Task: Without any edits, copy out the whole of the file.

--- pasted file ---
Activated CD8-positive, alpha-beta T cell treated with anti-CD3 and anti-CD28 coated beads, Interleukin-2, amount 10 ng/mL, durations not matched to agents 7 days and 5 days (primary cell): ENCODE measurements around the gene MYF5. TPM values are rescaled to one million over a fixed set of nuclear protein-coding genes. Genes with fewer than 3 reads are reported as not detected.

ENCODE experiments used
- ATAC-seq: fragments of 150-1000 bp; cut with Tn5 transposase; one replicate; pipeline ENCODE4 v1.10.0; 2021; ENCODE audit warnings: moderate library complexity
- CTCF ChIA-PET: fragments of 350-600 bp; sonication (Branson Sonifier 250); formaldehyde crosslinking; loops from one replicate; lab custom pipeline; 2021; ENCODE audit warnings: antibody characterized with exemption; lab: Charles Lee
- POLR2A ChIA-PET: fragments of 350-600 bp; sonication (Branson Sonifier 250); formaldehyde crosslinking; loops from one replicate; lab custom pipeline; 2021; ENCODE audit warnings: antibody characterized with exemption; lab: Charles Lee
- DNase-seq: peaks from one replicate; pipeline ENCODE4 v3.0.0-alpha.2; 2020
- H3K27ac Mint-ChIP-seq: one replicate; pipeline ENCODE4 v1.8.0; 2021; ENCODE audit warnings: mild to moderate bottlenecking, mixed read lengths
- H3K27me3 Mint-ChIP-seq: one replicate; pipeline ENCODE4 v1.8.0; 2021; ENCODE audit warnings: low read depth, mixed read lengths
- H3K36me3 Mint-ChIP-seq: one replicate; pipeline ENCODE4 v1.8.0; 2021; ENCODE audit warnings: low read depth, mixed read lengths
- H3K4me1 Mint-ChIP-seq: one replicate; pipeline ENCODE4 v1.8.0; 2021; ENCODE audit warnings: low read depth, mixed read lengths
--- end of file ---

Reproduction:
Activated CD8-positive, alpha-beta T cell treated with anti-CD3 and anti-CD28 coated beads, Interleukin-2, amount 10 ng/mL, durations not matched to agents 7 days and 5 days (primary cell): ENCODE measurements around the gene MYF5. TPM values are rescaled to one million over a fixed set of nuclear protein-coding genes. Genes with fewer than 3 reads are reported as not detected.

ENCODE experiments used
- ATAC-seq: fragments of 150-1000 bp; cut with Tn5 transposase; one replicate; pipeline ENCODE4 v1.10.0; 2021; ENCODE audit warnings: moderate library complexity
- CTCF ChIA-PET: fragments of 350-600 bp; sonication (Branson Sonifier 250); formaldehyde crosslinking; loops from one replicate; lab custom pipeline; 2021; ENCODE audit warnings: antibody characterized with exemption; lab: Charles Lee
- POLR2A ChIA-PET: fragments of 350-600 bp; sonication (Branson Sonifier 250); formaldehyde crosslinking; loops from one replicate; lab custom pipeline; 2021; ENCODE audit warnings: antibody characterized with exemption; lab: Charles Lee
- DNase-seq: peaks from one replicate; pipeline ENCODE4 v3.0.0-alpha.2; 2020
- H3K27ac Mint-ChIP-seq: one replicate; pipeline ENCODE4 v1.8.0; 2021; ENCODE audit warnings: mild to moderate bottlenecking, mixed read lengths
- H3K27me3 Mint-ChIP-seq: one replicate; pipeline ENCODE4 v1.8.0; 2021; ENCODE audit warnings: low read depth, mixed read lengths
- H3K36me3 Mint-ChIP-seq: one replicate; pipeline ENCODE4 v1.8.0; 2021; ENCODE audit warnings: low read depth, mixed read lengths
- H3K4me1 Mint-ChIP-seq: one replicate; pipeline ENCODE4 v1.8.0; 2021; ENCODE audit warnings: low read depth, mixed read lengths